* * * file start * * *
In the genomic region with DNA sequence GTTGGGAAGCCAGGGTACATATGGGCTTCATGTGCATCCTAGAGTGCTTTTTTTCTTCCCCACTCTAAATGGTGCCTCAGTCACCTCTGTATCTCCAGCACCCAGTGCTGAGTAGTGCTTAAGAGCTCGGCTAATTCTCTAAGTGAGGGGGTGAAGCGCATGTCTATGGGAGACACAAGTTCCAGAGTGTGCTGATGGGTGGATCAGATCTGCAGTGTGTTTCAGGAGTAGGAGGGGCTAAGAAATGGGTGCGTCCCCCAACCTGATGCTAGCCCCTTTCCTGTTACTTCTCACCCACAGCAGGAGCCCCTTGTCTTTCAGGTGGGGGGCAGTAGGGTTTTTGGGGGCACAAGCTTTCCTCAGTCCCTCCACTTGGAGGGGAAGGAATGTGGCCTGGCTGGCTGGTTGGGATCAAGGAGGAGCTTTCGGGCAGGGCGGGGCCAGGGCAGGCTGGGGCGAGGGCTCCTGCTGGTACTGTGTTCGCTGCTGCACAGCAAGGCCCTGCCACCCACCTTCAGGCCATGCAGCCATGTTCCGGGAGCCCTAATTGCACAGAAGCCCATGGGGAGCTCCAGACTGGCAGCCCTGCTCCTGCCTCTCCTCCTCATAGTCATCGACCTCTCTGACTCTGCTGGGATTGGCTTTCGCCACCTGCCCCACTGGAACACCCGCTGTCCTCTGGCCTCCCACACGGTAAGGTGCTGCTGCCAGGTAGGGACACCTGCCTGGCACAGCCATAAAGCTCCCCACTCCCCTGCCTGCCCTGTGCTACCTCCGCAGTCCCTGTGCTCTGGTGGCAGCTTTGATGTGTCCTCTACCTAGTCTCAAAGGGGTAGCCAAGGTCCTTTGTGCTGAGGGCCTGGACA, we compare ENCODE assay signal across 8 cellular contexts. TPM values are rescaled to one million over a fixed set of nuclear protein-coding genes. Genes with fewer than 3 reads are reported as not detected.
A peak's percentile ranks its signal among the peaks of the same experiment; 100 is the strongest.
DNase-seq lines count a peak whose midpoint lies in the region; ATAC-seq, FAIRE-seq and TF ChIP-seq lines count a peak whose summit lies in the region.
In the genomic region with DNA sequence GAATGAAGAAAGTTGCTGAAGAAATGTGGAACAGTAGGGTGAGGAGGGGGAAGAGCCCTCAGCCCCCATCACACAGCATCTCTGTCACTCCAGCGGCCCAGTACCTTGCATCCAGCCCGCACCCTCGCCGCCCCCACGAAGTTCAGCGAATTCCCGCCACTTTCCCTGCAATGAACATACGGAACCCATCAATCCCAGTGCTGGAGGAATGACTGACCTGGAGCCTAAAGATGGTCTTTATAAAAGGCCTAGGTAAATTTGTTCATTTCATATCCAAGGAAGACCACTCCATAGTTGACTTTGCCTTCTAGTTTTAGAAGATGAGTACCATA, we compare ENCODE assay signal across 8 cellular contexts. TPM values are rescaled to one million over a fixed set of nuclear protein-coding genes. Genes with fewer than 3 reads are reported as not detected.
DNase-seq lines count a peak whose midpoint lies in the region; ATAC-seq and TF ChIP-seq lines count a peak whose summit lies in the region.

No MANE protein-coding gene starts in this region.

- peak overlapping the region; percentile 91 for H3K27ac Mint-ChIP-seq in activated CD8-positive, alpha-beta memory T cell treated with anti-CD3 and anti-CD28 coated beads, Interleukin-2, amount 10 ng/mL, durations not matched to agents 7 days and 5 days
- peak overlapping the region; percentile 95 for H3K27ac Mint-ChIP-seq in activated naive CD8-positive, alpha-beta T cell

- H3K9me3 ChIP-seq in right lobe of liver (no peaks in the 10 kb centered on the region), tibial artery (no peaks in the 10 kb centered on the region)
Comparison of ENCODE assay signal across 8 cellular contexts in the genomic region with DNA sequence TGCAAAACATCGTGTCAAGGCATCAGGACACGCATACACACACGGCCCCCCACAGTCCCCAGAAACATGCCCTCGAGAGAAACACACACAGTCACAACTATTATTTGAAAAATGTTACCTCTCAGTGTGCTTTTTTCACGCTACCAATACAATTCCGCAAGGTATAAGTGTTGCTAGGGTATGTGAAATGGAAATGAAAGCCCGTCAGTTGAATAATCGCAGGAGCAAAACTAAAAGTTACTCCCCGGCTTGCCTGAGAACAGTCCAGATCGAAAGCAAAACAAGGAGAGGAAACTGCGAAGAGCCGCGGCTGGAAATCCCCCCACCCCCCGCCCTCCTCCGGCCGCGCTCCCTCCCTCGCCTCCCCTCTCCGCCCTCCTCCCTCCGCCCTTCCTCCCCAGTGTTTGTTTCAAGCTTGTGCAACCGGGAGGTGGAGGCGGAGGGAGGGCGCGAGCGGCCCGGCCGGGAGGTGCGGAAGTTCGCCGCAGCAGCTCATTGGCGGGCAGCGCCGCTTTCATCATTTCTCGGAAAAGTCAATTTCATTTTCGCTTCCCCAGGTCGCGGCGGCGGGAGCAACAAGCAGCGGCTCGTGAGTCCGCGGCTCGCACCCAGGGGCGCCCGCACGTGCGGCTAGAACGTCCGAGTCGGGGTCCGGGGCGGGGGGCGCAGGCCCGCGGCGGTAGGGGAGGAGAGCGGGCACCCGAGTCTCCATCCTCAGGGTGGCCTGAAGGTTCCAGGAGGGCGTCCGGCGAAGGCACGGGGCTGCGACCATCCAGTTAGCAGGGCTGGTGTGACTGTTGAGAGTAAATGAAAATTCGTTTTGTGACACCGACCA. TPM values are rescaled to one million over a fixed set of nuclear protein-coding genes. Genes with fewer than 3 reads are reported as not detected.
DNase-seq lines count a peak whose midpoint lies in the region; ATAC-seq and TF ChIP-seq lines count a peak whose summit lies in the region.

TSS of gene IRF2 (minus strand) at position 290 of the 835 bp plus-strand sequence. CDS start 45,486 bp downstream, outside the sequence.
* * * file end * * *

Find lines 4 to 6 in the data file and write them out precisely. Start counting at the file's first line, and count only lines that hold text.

In the genomic region with DNA sequence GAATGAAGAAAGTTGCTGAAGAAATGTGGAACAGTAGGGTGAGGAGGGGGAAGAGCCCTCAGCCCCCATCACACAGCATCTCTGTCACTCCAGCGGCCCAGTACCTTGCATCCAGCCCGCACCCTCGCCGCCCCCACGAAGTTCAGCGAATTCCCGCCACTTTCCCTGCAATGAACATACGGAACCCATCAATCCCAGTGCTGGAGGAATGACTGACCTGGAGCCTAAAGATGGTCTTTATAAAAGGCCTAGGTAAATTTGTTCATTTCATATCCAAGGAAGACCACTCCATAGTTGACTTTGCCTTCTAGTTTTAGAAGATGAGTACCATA, we compare ENCODE assay signal across 8 cellular contexts. TPM values are rescaled to one million over a fixed set of nuclear protein-coding genes. Genes with fewer than 3 reads are reported as not detected.
DNase-seq lines count a peak whose midpoint lies in the region; ATAC-seq and TF ChIP-seq lines count a peak whose summit lies in the region.

No MANE protein-coding gene starts in this region.